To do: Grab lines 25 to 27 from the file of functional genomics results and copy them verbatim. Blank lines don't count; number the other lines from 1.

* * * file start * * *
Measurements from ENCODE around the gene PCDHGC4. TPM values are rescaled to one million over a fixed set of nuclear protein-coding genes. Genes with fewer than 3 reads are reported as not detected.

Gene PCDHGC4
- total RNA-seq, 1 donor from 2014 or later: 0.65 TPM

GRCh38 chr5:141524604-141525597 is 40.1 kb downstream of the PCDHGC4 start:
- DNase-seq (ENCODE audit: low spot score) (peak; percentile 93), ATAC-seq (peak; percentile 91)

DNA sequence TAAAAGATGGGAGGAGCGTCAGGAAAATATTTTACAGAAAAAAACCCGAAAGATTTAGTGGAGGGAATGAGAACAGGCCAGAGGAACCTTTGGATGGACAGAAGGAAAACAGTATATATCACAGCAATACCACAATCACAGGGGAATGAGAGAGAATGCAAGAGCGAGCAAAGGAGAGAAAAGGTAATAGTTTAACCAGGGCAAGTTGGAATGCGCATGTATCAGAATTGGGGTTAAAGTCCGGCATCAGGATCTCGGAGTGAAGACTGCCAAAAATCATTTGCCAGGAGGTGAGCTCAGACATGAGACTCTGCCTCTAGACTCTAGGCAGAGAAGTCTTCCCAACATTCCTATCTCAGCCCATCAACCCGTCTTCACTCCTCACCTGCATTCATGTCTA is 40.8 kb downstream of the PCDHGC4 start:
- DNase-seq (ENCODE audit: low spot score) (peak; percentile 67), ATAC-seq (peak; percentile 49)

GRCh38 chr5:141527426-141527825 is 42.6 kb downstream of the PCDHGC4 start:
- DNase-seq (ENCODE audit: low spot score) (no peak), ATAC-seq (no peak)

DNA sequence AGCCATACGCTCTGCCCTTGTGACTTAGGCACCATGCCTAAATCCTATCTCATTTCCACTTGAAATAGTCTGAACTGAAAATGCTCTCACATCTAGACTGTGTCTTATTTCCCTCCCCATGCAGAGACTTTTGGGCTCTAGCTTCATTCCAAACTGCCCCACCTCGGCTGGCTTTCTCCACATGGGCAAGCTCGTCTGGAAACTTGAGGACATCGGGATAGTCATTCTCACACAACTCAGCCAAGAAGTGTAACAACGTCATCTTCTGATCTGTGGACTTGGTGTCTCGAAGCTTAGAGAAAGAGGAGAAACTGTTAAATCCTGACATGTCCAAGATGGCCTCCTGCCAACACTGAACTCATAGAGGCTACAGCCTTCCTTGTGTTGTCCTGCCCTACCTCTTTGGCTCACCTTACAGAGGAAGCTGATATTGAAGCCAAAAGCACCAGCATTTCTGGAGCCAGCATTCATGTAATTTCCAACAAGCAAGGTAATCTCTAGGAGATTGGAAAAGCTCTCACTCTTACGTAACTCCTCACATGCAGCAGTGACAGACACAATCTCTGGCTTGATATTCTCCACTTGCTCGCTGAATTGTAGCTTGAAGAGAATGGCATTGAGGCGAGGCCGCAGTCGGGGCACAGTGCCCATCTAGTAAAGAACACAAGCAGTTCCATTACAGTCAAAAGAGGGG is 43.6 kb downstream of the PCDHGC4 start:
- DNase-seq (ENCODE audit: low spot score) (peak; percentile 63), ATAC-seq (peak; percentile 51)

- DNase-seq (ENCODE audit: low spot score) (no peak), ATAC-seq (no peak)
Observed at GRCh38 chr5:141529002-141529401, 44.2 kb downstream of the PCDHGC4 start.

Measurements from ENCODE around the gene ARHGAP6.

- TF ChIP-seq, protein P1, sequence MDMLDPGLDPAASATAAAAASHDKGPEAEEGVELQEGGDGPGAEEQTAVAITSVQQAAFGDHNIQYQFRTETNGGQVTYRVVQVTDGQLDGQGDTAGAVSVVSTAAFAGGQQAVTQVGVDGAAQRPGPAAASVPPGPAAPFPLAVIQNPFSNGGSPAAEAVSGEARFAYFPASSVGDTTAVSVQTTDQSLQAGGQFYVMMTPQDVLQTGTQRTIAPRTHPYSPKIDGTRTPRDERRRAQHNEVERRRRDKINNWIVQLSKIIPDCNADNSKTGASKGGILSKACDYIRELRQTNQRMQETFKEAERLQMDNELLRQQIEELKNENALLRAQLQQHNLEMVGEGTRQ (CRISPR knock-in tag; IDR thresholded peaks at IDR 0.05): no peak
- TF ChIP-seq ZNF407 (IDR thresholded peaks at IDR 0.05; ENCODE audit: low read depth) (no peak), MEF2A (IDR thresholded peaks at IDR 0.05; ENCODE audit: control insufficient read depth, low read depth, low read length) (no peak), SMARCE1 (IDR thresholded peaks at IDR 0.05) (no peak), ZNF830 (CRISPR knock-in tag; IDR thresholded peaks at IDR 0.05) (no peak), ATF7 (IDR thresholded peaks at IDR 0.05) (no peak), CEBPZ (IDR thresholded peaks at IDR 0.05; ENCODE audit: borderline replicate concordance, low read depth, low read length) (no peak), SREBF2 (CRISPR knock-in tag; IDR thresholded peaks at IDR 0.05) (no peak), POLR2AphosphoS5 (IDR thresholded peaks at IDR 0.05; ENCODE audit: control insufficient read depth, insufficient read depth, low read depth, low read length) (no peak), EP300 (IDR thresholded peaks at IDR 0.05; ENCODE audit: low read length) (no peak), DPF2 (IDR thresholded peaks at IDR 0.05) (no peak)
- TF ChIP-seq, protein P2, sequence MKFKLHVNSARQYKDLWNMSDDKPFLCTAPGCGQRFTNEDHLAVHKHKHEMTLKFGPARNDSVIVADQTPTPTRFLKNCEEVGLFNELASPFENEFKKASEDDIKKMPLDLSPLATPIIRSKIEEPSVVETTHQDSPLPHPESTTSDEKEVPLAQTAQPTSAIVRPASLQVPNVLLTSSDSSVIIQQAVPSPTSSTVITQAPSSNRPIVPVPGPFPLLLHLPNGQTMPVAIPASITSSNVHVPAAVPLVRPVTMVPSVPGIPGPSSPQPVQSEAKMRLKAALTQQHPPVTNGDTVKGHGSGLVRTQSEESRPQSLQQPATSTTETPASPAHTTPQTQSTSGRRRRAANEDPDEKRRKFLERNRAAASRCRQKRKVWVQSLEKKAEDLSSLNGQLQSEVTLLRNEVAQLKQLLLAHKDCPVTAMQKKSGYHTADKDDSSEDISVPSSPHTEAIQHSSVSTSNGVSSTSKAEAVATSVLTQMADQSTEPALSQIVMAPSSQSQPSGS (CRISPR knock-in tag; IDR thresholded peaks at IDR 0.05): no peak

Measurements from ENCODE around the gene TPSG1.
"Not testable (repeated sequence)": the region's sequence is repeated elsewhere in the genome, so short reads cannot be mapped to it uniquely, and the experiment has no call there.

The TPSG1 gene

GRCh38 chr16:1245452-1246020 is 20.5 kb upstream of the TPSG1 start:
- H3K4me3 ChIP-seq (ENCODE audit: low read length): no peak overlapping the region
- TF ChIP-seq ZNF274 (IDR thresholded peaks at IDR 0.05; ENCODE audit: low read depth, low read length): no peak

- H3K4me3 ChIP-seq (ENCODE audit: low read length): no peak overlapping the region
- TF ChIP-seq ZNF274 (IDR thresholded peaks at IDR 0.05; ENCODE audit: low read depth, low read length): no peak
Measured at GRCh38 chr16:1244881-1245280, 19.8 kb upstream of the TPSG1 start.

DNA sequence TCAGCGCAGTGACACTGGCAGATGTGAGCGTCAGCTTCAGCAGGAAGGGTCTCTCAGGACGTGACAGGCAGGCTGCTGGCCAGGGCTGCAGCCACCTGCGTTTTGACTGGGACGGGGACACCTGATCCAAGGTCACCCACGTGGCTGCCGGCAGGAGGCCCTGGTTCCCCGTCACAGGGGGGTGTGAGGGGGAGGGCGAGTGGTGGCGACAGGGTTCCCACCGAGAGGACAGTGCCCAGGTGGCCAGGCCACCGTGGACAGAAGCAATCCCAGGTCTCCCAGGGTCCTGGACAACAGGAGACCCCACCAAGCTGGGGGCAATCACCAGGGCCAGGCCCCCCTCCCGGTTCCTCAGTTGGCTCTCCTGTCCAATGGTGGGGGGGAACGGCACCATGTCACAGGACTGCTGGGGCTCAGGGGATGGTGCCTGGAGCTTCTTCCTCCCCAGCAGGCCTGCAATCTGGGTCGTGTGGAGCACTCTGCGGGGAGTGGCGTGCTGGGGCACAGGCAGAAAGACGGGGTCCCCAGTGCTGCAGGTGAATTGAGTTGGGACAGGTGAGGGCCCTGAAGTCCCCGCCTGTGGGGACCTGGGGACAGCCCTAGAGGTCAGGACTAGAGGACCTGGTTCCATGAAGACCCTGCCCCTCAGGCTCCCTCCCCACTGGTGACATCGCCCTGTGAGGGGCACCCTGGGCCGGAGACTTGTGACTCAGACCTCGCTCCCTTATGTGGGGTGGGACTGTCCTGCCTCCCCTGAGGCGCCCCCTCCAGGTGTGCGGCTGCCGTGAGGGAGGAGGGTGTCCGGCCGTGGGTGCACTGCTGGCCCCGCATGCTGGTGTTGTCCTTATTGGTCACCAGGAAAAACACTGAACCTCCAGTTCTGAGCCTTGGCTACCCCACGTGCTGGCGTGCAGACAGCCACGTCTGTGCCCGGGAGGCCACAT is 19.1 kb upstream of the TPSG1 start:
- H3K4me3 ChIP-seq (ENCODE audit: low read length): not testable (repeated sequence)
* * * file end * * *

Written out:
- TF ChIP-seq ZNF274 (IDR thresholded peaks at IDR 0.05; ENCODE audit: low read depth, low read length): no peak
Measured at GRCh38 chr16:1244881-1245280, 19.8 kb upstream of the TPSG1 start.

DNA sequence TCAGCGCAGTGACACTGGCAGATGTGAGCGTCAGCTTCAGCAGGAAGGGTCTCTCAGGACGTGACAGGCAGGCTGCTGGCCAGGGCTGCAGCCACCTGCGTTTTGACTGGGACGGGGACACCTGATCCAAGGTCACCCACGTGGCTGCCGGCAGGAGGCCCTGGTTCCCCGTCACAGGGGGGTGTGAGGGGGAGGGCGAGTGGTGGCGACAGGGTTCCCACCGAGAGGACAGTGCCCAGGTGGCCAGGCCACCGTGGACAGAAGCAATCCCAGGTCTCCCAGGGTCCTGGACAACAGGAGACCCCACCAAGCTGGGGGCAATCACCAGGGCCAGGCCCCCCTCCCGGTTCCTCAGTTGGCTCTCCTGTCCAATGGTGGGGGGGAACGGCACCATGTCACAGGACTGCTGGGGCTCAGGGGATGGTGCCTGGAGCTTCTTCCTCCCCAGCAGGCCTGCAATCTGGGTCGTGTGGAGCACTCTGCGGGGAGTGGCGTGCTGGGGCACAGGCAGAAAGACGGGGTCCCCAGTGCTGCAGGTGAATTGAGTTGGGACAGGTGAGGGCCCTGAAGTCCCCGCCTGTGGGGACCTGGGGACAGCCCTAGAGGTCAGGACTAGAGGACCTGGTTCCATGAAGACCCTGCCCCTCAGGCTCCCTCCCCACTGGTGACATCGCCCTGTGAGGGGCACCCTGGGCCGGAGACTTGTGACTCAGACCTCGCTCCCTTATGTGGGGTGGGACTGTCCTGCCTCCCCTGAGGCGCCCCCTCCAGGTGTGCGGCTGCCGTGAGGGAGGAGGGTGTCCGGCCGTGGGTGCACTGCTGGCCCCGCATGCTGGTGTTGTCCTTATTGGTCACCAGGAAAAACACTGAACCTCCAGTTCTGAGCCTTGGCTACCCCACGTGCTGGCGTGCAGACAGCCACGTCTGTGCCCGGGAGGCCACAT is 19.1 kb upstream of the TPSG1 start: